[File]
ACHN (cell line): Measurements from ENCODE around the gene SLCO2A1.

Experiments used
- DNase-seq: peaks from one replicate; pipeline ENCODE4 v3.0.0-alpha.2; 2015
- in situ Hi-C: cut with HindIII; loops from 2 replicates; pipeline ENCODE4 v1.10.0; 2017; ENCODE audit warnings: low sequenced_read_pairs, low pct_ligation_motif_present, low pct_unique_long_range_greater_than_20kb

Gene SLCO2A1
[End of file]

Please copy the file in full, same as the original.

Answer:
ACHN (cell line): Measurements from ENCODE around the gene SLCO2A1.

Experiments used
- DNase-seq: peaks from one replicate; pipeline ENCODE4 v3.0.0-alpha.2; 2015
- in situ Hi-C: cut with HindIII; loops from 2 replicates; pipeline ENCODE4 v1.10.0; 2017; ENCODE audit warnings: low sequenced_read_pairs, low pct_ligation_motif_present, low pct_unique_long_range_greater_than_20kb

Gene SLCO2A1